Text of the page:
I follow the blog The Catholic Astronomer from the Vatican Observatory Foundation. I’ve heard of the Vatican Observatory for a long time but never knew much about it. It sits a above an extinct volcanic lake at Castel Gandolfo in the Papal Gardens near Rome.

© Paul A. Zalonski

Very recently, the observatory director and foundation director led a tour of the place. Joining them was Christopher Graney who is an astronomy teacher in Louisville, KY. He recorded videos for his class to see later. His videos are posted here on the blog site.

Scroll to the bottom of his post and click the left of three small images about the history and telescopes. His link will take you to the three videos.

One aspect of interest in the tour was of the women computers who worked there and their machine used to measure stars on the glass plates. It connected well with the work of the women computers in The Glass Universe by Dava Sobel. Those women laid the foundations for many of the important principles used in modern astronomy.

Moon | Diffraction Grating View

I headed home after attending the public lecture on aurorae by University of Iowa professor Craig Kletzing. One part of his talk included a demo of color emissions from the element oxygen. It is responsible for nearly all the colors associated with aurorae. We needed diffraction grating glasses to see the demo effect such as these.

As I drove home, I noticed the bright crescent Moon. I stopped the car to look through my grating glasses. Once home I set up the camera with the grating over the lens. It was a nice way to end the day.


Opportunity | Rover Enters Teenage

On 24 January 2004, NASA’s Mars Exploration Rover Opportunity landed and started exploration. It joined the Spirit Rover which landed three weeks earlier on a different part on the Martian surface. The twin rovers were designed for mission lifetimes of 90 days.

Spirit’s last communication with Earth was 22 March 2010 more than six years into the mission. Opportunity is still operating well and continues to return images and data to Earth after thirteen years. It recently completed a marathon of distance travelled. Detailed maps are available here. To celebrate entering teenage, NASA Jet Propulsion Laboratory released this entertaining video about the milestone.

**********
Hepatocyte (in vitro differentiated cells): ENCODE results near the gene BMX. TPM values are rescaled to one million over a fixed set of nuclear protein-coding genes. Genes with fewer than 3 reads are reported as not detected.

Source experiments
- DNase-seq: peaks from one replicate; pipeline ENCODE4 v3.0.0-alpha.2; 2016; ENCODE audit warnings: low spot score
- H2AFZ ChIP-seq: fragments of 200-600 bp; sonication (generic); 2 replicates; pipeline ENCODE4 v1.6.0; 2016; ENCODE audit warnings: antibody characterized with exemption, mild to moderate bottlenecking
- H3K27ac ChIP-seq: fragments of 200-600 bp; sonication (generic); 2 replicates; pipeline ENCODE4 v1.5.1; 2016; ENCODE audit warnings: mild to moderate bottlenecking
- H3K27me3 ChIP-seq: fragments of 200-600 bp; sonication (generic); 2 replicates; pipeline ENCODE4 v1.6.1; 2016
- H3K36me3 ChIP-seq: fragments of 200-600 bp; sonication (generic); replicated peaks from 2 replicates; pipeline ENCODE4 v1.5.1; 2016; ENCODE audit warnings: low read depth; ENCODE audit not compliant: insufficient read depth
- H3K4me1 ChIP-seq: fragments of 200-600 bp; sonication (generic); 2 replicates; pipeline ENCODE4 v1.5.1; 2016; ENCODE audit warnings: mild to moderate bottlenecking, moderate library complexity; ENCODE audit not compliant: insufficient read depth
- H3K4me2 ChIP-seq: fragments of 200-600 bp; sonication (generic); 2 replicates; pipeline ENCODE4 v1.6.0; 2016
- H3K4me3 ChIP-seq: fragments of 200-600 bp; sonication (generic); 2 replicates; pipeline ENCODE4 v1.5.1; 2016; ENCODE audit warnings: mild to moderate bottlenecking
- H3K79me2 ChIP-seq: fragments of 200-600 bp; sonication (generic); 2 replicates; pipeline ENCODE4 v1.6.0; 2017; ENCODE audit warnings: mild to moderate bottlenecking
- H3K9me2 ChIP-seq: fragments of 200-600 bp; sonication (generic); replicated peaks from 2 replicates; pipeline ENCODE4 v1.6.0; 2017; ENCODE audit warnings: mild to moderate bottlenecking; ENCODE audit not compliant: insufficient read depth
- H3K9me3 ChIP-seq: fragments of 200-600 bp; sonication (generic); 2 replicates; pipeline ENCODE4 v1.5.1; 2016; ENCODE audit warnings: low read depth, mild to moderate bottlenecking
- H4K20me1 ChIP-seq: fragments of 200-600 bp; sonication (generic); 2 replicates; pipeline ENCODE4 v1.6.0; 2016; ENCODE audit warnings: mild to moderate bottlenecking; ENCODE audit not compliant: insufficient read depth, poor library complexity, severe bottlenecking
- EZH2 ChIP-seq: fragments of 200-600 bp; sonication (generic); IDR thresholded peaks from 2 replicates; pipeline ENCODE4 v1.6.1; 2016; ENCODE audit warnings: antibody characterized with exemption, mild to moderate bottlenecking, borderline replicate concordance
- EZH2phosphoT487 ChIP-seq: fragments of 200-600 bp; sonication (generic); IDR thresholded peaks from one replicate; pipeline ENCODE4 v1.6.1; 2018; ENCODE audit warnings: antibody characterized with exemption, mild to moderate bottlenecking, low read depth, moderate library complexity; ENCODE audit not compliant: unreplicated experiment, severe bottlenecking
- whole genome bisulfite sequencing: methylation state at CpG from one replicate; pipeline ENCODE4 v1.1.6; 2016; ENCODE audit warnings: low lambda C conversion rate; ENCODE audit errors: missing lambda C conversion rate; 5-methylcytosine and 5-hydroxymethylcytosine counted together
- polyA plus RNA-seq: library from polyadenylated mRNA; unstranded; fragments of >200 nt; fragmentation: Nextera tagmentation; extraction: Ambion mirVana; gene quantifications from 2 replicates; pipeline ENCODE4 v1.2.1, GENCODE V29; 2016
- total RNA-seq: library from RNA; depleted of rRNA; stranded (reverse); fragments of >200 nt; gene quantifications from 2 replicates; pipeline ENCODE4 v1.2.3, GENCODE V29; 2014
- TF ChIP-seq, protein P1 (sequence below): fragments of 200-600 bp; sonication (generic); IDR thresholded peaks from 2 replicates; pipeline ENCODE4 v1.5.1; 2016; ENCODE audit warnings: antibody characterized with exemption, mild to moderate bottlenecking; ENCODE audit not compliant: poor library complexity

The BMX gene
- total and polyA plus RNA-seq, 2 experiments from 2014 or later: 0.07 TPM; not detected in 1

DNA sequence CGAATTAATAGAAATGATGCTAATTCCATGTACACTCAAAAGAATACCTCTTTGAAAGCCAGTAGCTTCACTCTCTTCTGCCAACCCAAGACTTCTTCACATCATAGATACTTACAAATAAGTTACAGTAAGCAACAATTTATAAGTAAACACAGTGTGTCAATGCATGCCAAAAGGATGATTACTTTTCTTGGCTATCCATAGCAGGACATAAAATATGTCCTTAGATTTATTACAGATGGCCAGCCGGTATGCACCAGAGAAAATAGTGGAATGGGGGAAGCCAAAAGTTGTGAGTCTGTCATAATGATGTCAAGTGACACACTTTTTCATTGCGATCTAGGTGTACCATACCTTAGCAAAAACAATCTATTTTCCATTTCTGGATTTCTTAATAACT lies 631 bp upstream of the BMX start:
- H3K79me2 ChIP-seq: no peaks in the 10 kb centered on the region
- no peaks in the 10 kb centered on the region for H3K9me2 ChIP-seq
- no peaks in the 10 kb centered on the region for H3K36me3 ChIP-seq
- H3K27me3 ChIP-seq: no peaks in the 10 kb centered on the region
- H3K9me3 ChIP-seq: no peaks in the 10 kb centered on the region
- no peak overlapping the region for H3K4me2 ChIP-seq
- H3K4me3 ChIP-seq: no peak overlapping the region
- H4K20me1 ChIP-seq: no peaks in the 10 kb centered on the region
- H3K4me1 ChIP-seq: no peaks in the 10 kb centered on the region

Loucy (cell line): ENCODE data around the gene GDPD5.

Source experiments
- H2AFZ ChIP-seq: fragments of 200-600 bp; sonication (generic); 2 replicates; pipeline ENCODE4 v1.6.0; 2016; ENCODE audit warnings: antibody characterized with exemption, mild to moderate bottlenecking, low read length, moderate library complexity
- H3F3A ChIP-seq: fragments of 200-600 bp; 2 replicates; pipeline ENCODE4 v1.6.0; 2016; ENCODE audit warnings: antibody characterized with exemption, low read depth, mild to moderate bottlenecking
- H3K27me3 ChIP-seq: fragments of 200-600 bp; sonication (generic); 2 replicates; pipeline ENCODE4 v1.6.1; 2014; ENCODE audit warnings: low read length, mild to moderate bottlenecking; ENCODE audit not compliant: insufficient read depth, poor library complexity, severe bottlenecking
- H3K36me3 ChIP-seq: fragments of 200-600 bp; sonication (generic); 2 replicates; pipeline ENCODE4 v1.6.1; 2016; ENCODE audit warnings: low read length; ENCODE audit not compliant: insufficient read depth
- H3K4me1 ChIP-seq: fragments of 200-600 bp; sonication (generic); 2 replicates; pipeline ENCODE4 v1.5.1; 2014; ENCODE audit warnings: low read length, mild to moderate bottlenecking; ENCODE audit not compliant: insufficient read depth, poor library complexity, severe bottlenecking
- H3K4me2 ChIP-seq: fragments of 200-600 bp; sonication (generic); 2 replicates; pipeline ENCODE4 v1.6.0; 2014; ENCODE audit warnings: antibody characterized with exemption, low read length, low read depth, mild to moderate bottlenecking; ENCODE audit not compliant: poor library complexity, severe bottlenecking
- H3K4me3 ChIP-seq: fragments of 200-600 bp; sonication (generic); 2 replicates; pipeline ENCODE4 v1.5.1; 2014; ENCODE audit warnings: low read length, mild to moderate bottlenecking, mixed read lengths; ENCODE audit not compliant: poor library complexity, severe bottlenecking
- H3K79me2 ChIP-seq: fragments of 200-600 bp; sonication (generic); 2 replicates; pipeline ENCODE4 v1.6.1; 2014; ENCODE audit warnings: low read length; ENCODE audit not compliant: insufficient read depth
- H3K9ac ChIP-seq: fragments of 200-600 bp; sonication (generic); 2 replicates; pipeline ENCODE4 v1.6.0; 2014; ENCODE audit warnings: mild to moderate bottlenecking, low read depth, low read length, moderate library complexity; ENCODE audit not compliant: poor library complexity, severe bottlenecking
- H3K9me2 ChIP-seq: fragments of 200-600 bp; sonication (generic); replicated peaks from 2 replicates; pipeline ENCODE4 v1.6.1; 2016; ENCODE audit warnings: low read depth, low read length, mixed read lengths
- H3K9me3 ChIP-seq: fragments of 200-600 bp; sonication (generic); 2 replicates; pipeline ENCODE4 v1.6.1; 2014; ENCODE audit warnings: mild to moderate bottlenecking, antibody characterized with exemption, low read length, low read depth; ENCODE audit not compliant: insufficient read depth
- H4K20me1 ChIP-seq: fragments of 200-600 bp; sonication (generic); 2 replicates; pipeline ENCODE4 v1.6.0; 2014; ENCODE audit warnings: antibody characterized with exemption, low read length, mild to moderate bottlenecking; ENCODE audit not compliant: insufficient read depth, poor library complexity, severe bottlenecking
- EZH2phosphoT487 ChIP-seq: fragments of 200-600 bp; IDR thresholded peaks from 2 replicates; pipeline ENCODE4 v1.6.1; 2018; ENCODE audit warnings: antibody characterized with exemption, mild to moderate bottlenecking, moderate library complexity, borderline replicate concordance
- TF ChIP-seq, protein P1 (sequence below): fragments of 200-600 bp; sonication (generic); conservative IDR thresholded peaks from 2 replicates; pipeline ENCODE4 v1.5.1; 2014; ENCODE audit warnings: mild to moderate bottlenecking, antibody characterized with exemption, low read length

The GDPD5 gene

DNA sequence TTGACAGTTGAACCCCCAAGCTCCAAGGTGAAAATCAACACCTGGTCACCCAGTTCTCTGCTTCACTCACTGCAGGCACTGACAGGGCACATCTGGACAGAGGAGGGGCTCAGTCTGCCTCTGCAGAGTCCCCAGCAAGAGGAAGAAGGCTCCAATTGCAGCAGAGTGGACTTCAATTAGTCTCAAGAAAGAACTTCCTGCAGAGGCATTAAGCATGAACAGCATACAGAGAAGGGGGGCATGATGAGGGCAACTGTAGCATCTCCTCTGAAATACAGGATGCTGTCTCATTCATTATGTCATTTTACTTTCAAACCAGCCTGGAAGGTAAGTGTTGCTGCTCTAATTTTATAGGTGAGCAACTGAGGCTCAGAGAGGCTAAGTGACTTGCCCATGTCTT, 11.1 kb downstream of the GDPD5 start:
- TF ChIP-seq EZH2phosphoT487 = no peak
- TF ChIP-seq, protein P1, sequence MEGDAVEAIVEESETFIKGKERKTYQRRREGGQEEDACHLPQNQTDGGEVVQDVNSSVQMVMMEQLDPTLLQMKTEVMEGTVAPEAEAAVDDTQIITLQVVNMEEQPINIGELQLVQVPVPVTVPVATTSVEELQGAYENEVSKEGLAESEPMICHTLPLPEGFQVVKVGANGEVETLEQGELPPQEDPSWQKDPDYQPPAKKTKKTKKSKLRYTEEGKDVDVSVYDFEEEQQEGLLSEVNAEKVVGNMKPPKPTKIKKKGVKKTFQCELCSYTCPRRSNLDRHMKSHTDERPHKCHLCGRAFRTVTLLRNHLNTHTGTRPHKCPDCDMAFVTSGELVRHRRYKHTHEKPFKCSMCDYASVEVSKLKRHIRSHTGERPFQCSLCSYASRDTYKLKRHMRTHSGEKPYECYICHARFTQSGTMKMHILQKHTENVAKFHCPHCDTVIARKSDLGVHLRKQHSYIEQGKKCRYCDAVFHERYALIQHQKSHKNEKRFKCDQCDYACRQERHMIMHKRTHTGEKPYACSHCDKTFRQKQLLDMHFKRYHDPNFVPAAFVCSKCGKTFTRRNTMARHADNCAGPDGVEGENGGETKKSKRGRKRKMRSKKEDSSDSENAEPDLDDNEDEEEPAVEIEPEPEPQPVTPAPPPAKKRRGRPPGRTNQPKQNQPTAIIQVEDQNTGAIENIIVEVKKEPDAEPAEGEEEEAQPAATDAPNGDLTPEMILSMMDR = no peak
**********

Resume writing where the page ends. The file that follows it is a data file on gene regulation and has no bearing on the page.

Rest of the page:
Nuclear Options | Dialogue & Planning Needed

This post is a follow-up to one from a week ago. See below the line break for the original.

Thanks to comments by readers, there are three resources to promote which discuss the need for careful, considered dialogue and planning with regard to our nation’s domestic and military nuclear capacity. Readers shoreacres and Jim Wheeler discussed two resources by Thomas Nichols. The third resource is a recent NOVA program about the nuclear option.

First, what if we could rebuild our nuclear weapon forces from scratch? How should it be done?

Second, read the preface and introduction to the Nichols book No Use: Nuclear Weapons and U.S. National Security

Third, the NOVA program Nuclear Option is available for viewing until 8 Feb 2017.

All three urge bi-partisan discussion by all interested parties. One of the reasons hinges on the need for safety and security in our world today. The other reason hinges on the need for a viable solution to the challenges of climate change and global warming.

I believe nuclear energy should play a role in our future. To not examine the ideas and technologies formed in the 50s, 60s, and 70s which brought us to our current position is foolhardy. The world has changed very much since then.

Nuclear Weapons | Do Accidents Happen?

Have there been nuclear weapon accidents or incidents? Yes, there have been many. We are lucky to not have detonations or major spills of radioactive material. An accident near Damascus Arkansas on 18 Sep 1980 illustrates how a simple event can cause a situation of monumental potential for disaster.